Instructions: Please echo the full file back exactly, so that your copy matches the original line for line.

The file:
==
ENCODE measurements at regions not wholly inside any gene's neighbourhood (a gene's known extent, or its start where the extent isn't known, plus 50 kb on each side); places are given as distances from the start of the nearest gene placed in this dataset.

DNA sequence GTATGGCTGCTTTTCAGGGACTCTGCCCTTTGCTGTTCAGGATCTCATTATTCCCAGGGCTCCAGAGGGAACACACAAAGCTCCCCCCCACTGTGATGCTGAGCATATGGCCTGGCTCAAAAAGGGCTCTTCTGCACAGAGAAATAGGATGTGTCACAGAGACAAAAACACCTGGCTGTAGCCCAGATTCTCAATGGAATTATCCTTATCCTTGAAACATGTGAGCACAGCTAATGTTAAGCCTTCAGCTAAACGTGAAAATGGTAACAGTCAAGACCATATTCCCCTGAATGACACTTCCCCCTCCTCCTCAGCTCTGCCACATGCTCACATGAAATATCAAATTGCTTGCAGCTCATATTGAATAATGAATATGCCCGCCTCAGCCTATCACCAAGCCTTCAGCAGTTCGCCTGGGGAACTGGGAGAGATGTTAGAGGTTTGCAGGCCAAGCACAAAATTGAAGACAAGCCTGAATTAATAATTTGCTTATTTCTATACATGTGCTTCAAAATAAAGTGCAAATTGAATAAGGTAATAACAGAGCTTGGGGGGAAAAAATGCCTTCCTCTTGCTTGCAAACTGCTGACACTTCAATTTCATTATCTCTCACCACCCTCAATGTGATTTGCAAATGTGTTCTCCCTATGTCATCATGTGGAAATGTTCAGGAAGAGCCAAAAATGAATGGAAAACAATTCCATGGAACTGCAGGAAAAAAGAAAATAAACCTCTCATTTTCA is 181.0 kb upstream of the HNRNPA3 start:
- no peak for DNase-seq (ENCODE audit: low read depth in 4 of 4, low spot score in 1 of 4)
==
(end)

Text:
ENCODE measurements at regions not wholly inside any gene's neighbourhood (a gene's known extent, or its start where the extent isn't known, plus 50 kb on each side); places are given as distances from the start of the nearest gene placed in this dataset.

DNA sequence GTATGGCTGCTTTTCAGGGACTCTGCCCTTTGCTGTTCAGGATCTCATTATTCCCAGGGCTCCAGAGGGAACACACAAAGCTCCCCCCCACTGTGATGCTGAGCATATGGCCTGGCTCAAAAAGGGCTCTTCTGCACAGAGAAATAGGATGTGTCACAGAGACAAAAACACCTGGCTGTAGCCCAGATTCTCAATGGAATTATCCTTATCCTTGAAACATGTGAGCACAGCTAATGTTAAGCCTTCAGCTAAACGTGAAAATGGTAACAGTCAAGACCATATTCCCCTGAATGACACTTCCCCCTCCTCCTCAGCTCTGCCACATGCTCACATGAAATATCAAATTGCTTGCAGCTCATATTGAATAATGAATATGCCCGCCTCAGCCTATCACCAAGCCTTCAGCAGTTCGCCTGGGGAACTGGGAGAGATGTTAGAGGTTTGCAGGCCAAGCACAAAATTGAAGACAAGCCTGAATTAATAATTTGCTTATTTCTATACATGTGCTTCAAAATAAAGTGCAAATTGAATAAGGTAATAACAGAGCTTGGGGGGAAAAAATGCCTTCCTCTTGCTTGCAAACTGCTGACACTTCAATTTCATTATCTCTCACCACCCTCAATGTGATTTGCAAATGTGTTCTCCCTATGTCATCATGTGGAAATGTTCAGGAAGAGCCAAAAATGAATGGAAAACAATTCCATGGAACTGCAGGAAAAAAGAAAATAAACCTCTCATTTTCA is 181.0 kb upstream of the HNRNPA3 start:
- no peak for DNase-seq (ENCODE audit: low read depth in 4 of 4, low spot score in 1 of 4)